At https://blog.reaction.la/economics/national-capitalism-and-sanctions-on-russia/ some of us had a debate about the role of sincerely held beliefs among leftists, particularly in the left’s internal power struggles. At first the debate shed rather more heat than light, but it was ultimately worth it because it culminated in the following very good comment from the blog proprietor.
While one should not treat the claim that the owner of an applecart is oppressing the proletariat, causing global warming, or whatever, as sincerely held, nor suppose they give a tinker’s dam about the sufferings of the proletariat or the temperature of the earth, one does need to take seriously what their story implies about what apple cart they are coordinating to knock over, and what mob they are assembling to knock it over.
These are not individual conflicts, Stalin versus Trotsky, but struggles over Schelling points for group coordination.
Trotsky was a purer communist than Stalin, because his communism was unconstrained by practical economic considerations. Since there had been repeated cycles of the ever lefter grabbing power from the insufficiently left, his purity was likely to result in him grabbing power from Stalin, which was undoubtedly the real motive behind such lunatic purity and the real reason for Stalin crushing the Trots – but such purity was likely to result in someone grabbing power from Stalin, regardless of what happened to Trotsky. The ideas, rather than Trotsky himself, were the threat.
Ideas matter. And they still matter even when they should not be taken seriously. They may not be the real motives for the left’s actions, but they are the real mechanism for left coordination to take action.
The details of Trotsky’s superior purity are irrelevant, uninteresting, hypocritical, and not sincerely held. And in this sense, it would be pointless to pay attention to the ideological argument. But the argument was real enough regardless. Stalin was impure, because concerned with practical consequences. His reasoning that Trotskyism was “objectively fascist” was that it was likely to have stupid and disastrous practical consequences that the fascists would be happy about.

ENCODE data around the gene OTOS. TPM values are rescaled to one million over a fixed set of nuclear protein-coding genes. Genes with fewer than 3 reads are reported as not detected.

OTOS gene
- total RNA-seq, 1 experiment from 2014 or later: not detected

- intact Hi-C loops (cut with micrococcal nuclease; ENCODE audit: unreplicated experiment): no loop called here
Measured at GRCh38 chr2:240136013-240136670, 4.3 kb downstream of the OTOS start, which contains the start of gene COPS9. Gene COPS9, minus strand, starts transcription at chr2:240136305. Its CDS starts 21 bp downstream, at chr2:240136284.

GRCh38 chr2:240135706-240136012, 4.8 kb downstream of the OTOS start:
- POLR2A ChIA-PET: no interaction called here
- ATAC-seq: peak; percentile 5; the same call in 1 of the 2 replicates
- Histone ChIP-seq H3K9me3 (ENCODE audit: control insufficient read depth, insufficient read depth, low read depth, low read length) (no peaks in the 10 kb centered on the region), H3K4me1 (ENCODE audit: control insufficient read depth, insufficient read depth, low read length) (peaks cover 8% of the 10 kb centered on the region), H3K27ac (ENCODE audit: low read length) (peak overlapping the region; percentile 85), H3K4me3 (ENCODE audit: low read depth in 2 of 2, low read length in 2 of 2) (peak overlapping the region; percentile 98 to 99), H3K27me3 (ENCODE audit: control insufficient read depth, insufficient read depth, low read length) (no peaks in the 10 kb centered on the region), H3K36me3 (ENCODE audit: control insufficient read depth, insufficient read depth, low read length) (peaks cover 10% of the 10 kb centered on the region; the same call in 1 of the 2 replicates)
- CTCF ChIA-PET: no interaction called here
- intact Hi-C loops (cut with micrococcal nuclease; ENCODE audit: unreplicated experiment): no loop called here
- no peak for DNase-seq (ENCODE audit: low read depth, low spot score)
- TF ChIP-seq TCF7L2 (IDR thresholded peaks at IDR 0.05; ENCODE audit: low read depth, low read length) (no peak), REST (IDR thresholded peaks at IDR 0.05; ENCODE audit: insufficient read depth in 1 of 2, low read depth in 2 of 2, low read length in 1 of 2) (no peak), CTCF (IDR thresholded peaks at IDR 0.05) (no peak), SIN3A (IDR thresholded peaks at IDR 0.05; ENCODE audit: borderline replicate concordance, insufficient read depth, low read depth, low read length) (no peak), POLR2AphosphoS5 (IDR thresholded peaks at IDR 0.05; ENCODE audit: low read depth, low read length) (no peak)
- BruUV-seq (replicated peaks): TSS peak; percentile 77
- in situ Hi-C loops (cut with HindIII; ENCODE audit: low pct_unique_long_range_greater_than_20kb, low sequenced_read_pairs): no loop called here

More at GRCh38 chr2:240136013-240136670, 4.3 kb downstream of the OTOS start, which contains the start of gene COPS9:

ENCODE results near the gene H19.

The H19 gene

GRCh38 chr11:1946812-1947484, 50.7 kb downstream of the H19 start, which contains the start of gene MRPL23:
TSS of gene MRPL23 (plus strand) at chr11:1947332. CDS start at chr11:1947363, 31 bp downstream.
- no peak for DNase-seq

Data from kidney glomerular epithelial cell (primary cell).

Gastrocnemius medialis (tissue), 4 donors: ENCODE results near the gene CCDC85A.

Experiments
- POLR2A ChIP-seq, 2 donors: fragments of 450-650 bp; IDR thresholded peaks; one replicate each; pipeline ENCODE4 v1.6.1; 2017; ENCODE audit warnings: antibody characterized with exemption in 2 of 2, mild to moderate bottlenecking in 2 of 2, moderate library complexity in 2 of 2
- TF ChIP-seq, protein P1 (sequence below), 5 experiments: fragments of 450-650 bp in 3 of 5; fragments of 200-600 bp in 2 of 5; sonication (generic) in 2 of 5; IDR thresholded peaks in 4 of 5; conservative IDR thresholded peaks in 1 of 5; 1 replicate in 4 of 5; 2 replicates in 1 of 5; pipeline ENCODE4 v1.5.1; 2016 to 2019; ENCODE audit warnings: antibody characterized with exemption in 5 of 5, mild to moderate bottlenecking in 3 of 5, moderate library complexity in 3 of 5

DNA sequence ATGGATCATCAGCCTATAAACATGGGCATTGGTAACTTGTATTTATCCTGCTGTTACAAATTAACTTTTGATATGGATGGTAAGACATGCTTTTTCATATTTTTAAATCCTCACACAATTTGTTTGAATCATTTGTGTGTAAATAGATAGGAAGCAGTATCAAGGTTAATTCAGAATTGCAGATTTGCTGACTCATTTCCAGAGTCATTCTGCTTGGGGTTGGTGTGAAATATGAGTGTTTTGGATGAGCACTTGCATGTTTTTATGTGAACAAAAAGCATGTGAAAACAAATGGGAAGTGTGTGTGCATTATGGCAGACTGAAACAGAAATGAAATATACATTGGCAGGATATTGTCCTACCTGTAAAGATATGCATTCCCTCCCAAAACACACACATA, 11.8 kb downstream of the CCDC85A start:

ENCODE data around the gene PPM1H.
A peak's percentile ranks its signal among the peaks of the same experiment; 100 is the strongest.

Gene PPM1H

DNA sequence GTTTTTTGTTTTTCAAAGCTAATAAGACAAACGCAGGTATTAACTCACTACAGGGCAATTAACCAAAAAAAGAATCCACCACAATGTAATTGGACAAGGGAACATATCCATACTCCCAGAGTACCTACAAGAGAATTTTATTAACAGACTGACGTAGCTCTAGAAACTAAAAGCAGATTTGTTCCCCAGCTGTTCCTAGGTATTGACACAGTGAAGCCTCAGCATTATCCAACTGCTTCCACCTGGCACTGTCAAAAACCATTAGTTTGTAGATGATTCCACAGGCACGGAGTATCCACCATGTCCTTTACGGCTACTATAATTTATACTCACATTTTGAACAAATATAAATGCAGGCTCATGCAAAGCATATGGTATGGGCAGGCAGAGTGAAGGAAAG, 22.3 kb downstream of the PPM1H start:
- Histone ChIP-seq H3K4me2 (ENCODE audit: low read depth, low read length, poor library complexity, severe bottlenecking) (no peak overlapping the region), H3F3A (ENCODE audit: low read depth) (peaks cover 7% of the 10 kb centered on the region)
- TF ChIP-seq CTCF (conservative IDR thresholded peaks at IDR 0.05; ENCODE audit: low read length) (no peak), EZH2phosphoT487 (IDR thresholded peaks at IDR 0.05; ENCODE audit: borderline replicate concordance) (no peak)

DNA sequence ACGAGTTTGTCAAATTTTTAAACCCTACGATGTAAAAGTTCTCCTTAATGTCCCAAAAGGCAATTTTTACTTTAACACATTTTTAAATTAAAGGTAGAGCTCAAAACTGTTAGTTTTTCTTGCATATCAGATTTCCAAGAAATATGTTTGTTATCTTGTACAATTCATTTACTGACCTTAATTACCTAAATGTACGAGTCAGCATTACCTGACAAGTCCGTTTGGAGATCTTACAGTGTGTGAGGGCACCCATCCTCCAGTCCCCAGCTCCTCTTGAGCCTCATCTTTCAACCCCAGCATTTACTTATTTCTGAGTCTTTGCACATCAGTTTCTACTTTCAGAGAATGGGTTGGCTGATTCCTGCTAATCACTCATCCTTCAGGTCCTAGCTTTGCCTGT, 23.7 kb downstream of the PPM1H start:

Consider the question, “Are internal power struggles among leftists about ideology?” As with Hofstadter’s Godel, Escher, Bach, the correct answer to this question is not “Yes” or “No” but “Mu.”
The left’s attitude toward ideas is on the whole one of brutally amoral cynicism. Yet they can take conflicts over ideological questions very seriously indeed. This is because the stakes are often life and death. If you don’t already know, look up what happened to Robespierre and Trotsky. (I could tell you, but it will have more impact if you discover it yourself.) It is not only that the “ideas” are used as weapons to justify taking power, killing people, etc. They are also used as coordination mechanisms to settle on just who is going to be attacked in the first place.
The particular ideology the left coordinates on determines who is going to be attacked, and at the same time, why they are going to be attacked. In fact the Why determines the Who: If “racism” is the big problem, then it’s whites who are to be attacked; if pollution is the problem, then corporations. If “left deviationists,” then Trotsky. Etc.
The ideologies are both the terrain on which the ideological battle is fought and the weapons with which it is fought. They are at the same time the prize for which such battles are fought, since the winner of the ideological battle has won the power to coordinate and direct violence.
So again: “Are internal power struggles among leftists about ideology?” From a behavioral empiricist point of view, all that is going on is that evil people are engaging in gang war, both against targets in the broader society and against each other. But because coordination is all-important in war, an immense amount of energy is devoted to proving that one’s own gang has the correct ideology and opposing gangs are incorrect. It must be so, because the stakes are life and death.
Thus the apparent paradox:
Leftists, who are utterly cynical in terms of taking ideas seriously, treat ideas with the seriousness of a gutter knife fight.